Moulton on 1 Corinthians 15:28

Moulton-Howard-Turner Greek Grammar CollectionI just installed the new Moulton-Howard-Turner Greek Grammar Collection from Logos.

It comes with the four volumes of A Grammar of New Testament Greek:

  • Vol. 1: Prolegomena by James H. Moulton
  • Vol. 2: Accidence and Word-Formation by James H. Moulton and Wilbert F. Howard
  • Vol. 3: Syntax by Nigel Turner
  • Vol. 4: Style by Nigel Turner

It also includes Turner’s volume Grammatical Insights into the New Testament.

I’ve been looking forward to this collection since it was first put on Pre-Pub in June of 2006. We used Turner’s volume on syntax in an advanced Greek grammar course in seminary, and I found his meticulous analysis to be incredibly helpful. I’m eager to dig into the other volumes as well.

The first thing I did after installing this collection was to run a search in the Reference Browser for 1 Cor 15:28.

The first hit was this relevant quote from Moulton:

An ingressive future may probably be seen in ὑποταγήσεται, 1 Co 15:28: the τότε seems to show that the Parousia is thought of as initiating a new kind of subordination of the Son to the Father, and not the perpetuation of that which had been conspicuous in the whole of the mediatorial æon. The exposition of this mystery must be taken up by the theologians.1

None of us is able to interpret the Scripture with sheer objectivity, but Moulton’s best attempt at reading this text grammatically rather than theological leads him to see an ingressive future, which denotes a subordination of the Son to the Father that differs from the Son’s present subordination to the Father (i.e., during the mediatorial age—from the incarnation until “God has put all things in subjection under His feet”).

See my previous post: John Frame on 1 Corinthians 15:28 and Eternal Subordination.


  1. James Hope Moulton, A Grammar of New Testament Greek, Volume 1: Prolegomena, (Edinburgh: T. & T. Clark, 2006), 149.

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4 Responses to Moulton on 1 Corinthians 15:28

  1. Mike April 11, 2008 at 10:58 pm #

    And 100 years later and the theologians are still arguing about it. Maybe we should just stick with Moulton’s explanation.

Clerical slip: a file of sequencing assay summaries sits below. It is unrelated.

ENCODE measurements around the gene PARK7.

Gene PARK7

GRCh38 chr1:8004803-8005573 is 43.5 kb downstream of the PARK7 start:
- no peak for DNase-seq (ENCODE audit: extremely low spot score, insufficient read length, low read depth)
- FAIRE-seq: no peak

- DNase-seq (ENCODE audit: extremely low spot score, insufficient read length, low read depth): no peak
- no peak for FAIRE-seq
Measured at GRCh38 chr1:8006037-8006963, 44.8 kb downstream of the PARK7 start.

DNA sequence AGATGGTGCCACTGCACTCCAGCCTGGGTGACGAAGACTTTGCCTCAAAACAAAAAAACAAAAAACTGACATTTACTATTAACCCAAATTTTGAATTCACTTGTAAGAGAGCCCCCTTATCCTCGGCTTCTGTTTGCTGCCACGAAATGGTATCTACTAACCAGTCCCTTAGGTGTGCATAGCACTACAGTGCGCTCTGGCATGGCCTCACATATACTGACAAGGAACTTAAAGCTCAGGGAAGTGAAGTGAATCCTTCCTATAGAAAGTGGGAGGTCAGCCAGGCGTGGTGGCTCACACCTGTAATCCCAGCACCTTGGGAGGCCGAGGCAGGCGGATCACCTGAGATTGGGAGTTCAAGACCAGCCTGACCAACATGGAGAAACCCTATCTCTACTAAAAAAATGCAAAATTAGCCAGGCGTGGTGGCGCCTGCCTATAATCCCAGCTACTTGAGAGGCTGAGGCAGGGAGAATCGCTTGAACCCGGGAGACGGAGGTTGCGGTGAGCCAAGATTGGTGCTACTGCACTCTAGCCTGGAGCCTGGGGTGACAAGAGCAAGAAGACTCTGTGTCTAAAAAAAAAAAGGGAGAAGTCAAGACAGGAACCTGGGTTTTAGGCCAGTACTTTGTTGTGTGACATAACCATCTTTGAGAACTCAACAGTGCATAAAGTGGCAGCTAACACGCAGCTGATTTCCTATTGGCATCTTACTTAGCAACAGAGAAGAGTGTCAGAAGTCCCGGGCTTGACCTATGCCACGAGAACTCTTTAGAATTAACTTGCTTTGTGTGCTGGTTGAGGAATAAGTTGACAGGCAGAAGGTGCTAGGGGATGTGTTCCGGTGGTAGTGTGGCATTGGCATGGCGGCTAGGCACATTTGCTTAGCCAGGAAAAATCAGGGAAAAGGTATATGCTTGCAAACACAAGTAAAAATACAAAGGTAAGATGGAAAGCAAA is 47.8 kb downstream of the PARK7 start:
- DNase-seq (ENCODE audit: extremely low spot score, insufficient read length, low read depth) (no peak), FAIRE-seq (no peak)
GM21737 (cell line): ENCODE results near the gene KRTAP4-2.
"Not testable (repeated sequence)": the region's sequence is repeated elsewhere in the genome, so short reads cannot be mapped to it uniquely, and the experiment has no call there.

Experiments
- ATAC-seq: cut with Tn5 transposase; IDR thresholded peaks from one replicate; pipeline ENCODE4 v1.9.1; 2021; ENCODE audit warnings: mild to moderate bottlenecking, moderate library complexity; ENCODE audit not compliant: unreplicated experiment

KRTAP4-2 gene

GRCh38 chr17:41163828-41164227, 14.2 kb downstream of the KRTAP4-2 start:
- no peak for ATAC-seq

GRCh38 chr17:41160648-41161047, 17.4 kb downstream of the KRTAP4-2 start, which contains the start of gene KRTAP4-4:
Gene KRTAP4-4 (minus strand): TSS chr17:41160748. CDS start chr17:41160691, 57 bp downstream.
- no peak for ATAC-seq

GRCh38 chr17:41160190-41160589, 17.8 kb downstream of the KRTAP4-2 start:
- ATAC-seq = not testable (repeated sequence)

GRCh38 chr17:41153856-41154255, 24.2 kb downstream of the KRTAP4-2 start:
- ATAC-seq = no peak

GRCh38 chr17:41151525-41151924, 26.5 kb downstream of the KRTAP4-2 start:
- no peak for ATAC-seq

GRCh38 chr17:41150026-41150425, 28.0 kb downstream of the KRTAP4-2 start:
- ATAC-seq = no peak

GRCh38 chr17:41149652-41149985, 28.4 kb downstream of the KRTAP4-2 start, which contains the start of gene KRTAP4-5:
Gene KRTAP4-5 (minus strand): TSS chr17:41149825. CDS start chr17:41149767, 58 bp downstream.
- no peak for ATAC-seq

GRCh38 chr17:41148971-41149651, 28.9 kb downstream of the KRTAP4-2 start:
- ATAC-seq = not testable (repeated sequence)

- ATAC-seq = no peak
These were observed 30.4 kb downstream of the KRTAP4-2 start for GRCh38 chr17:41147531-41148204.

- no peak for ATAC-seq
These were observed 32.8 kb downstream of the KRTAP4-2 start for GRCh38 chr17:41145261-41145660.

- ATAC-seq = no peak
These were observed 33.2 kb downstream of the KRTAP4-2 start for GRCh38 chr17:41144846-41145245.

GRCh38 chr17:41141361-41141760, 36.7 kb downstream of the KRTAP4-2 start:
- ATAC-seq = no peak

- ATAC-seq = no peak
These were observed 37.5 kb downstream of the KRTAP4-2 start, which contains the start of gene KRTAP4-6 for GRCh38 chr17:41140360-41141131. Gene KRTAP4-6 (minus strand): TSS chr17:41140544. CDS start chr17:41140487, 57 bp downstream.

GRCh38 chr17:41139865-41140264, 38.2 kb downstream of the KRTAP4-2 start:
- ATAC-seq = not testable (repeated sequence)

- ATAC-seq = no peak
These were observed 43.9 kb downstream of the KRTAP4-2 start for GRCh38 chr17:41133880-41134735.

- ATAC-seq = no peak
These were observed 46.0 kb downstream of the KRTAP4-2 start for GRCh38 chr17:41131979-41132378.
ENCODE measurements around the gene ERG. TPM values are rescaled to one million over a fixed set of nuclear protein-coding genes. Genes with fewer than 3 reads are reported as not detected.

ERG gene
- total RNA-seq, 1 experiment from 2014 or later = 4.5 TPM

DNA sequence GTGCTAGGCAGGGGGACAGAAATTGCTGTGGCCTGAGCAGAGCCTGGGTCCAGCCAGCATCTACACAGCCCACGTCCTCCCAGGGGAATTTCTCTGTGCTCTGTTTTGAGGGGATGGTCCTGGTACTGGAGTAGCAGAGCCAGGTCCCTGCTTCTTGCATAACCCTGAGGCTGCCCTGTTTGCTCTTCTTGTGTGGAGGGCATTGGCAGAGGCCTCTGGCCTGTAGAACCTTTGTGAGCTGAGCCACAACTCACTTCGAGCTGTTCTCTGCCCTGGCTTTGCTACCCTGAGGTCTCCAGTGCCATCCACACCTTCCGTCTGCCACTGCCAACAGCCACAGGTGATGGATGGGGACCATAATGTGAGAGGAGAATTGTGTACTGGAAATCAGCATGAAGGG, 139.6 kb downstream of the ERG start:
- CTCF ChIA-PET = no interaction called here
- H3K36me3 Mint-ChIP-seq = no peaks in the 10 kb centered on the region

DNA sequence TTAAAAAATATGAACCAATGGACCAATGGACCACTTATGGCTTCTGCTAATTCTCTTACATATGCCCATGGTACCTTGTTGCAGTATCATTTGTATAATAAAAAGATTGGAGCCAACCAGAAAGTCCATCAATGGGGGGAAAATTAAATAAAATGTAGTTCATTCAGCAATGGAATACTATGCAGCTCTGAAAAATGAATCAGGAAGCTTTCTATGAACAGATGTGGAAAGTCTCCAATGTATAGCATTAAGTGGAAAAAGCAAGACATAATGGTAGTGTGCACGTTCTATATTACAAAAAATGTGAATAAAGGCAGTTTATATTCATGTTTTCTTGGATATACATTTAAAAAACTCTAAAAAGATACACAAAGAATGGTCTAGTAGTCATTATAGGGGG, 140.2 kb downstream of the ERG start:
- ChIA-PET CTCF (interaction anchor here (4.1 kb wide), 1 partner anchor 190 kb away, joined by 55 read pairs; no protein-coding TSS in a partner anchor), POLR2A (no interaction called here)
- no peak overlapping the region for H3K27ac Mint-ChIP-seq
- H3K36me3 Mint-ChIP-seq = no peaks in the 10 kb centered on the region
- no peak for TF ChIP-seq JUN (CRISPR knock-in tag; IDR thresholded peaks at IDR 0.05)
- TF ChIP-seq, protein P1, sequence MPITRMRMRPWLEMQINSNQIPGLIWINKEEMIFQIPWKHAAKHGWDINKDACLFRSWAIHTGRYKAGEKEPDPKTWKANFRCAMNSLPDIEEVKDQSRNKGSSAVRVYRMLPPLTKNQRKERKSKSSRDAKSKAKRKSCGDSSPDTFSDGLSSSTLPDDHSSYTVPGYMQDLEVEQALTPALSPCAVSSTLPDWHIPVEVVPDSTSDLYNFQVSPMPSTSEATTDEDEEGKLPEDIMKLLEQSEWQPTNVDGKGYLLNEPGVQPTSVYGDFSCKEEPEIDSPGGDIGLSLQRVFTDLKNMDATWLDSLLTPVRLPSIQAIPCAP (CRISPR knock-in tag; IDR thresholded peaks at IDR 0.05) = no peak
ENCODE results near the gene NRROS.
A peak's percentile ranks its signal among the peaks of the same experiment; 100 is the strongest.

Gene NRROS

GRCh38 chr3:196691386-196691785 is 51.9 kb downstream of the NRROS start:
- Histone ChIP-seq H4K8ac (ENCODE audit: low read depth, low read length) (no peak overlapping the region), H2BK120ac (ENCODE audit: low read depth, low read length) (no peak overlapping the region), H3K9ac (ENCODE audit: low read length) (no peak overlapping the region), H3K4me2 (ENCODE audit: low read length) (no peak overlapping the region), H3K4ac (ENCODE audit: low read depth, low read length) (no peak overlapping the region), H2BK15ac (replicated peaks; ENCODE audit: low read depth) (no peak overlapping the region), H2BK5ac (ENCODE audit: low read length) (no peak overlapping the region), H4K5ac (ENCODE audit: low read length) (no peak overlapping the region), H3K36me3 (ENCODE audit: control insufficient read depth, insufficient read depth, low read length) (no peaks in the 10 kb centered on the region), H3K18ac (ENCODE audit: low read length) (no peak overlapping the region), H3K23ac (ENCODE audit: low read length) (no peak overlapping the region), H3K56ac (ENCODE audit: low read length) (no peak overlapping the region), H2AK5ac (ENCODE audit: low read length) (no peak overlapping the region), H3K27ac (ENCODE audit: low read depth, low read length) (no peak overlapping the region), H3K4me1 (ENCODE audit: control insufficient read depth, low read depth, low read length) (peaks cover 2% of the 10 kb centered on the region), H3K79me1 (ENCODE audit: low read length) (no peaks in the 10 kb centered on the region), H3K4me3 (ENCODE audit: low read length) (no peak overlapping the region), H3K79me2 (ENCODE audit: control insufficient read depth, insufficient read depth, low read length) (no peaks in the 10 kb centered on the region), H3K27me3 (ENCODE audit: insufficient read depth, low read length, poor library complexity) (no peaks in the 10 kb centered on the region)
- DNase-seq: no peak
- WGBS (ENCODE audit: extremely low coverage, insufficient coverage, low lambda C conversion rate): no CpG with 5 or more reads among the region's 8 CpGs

2. Phil Gons May 7, 2008 at 9:20 pm #

    Thanks for the note, Mike. I think that Moulton’s grammatical insight is on track and fits with the conclusion I’ve been leaning towards, but it doesn’t really answer the important theological questions of what the Son’s present and future subordination actually entail. Exegetes might be content to leave these matters unresolved, but theologians are not so easily satisfied. I’m inclined to probe further than Moulton has, and I think he’s not opposed to such probing: “The exposition of this mystery must be taken up by the theologians.”

  3. Ed Dolan December 2, 2010 at 8:46 pm #

    You guys are killing me! (I’m saying that in brotherly love). I was hoping to hear the definitive breakdown of 1 Corinthians 15:28. I’ve spent hours online and in commentaries to, in essence, understand that there is no easy answer.

    As a complete novice theologically, I do appreciate the time and effort you brothers have put into this. Should you be able to offer advice to one who speaks no Greek, but loves the Lord, I would deeply appreciate it.

  4. Andy Doerksen April 22, 2016 at 7:51 pm #

    No, there’s no “easy” answer – but I would suggest there’s an indication of the answer in Genesis 2. There we see God in harmonious relations with humanity, of course pre-Fall. On the basis of Trinitarian revelation which came later, we may confidently assert that the Father, Son, and Holy spirit were ALL communing with Adam and Eve. The Son was in subjection to the Father – but not in a mediatorial role, because that wasn’t needed.

    In the future God will be “all in all” – just as He was very briefly in the Garden. The Son’s current reign is linked to his role as mediator. The end of his mediation between us and the Father will mean the end of his reign as glorified man, for it is as glorified man that he functions as mediator. The “all in all” reality of the future is theologically linked to the same phraseology applied to the Son – as our mediator – in Col. 3:11.